The story of a man, a beard and a chair

Last year, we went to the salon. Here’s the story:

Originally published in National Post’s “Post Toronto” section on December 19, 2009

by Brad Frenette

There is a tale in my family that starts with my great-grandfather, then a hunter and trailblazer, who, when leaving the bush for the city, would visit a barber for a straight-razor hot shave.

On this particular day, however, a customer at the shop insulted his French-Canadian heritage. Having none of it, the small but strong bushman stood up from the red chair and, without wiping away the shaving cream from his half-shaven face, knocked the scoundrel through the shop’s front window.

It’s a story that fuels the testosterone of the men in my family. And it also set the tone for us follicularly. No fancy salons, then, we’ll take the red chair.

So when asked to inquire about new Toronto “men’s studio” Mankind, I was skeptical. While it promises an old-school barber shop feel, the menu also features traditional salon services — everything from pedicures to paraffin hand treatments. So to help test the manliness of this place, I brought my father, who has the best BS detector of any man I know as well as the most consistent facial hair — only twice have I seen him sans beard.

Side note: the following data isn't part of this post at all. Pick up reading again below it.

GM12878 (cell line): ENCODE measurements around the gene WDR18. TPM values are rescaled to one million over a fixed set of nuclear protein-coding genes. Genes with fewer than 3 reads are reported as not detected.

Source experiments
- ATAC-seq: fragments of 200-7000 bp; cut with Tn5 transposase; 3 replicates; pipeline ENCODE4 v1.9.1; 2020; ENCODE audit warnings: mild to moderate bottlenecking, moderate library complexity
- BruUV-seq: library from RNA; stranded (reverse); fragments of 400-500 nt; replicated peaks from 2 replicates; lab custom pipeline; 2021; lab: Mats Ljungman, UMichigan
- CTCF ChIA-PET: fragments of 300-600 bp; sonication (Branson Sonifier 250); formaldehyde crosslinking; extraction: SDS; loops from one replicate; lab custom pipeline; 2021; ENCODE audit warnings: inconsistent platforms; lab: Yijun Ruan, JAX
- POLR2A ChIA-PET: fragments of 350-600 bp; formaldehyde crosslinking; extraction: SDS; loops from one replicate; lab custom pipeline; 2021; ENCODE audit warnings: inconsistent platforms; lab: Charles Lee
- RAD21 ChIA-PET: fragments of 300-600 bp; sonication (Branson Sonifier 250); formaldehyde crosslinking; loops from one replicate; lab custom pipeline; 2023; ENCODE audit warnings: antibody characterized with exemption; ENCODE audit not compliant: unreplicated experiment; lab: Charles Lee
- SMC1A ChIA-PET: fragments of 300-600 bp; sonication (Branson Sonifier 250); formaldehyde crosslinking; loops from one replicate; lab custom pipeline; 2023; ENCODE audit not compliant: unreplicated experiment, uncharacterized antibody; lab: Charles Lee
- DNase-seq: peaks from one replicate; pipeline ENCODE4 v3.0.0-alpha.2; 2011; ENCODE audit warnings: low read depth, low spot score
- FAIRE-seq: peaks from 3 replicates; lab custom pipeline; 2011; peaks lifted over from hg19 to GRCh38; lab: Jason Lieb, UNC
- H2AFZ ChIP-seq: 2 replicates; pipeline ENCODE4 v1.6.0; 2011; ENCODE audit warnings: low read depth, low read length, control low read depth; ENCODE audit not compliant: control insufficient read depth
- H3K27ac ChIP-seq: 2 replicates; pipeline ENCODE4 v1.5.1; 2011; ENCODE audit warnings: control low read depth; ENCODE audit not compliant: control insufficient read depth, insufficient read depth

We enter the salon on a cold December morning and are hit with the duality of the place: The front space could have been transported from a turn-of-the-century barber shop, while the back looks like a salon, albeit one painted with a masculine brush: each chair accompanied by a flat-screen TV and an Xbox at the ready.

Not one for video games, my dad looks a bit uncomfortable but relaxes as he settles into the red barber chair at the front of the store. He’s going for the hot shave and has agreed to take off his beard. If you’re going to part with $65 on a shave, no whisker should be left in place.

Mankind was founded by friends Jason Culala, a stylist, and Noel Naguiat, an art director at an advertising agency. Polling a cross-section of their male peers, they found that there were enough of them looking for an alternative to traditional salons that a men’s studio was a viable business.

In the six weeks that it’s been open, Mankind’s clientele has included all types — from construction workers to musicians.

“Grooming is huge right now. At spas, 30 to 40% of the clientele are men. But they don’t feel comfortable,” Naguiat says.

Culala oversaw Mankind’s design and tweaked until it was a space he felt at home in.

Still, several dudes remain on the fence, Naguiat says, but he believes that even in a recession– especially in a recession –men need a bit of pampering.

I opt for The Alpha Male–a $45 haircut with extras: scalp massage, hand massage, and hot towel. It’s as relaxing as it sounds.

Almost an hour and a half after his 45-minute shave, my father’s face is bald and Mankind’s straight shave expert looks spent. My dad sits for a cut, too, and, then surprisingly, a paraffin wax hand treatment. He smiles at me as if to say: “This won’t happen again.”

After, I ask him how it went. “The shave was painful,” he says. Granted, his face hadn’t seen a close shave in a decade or so. “But the hair cut and hand treatment were great.”

“Who would you recommend the $65 shave to?” I ask.

“A guy who spends $45 for a hair cut.”



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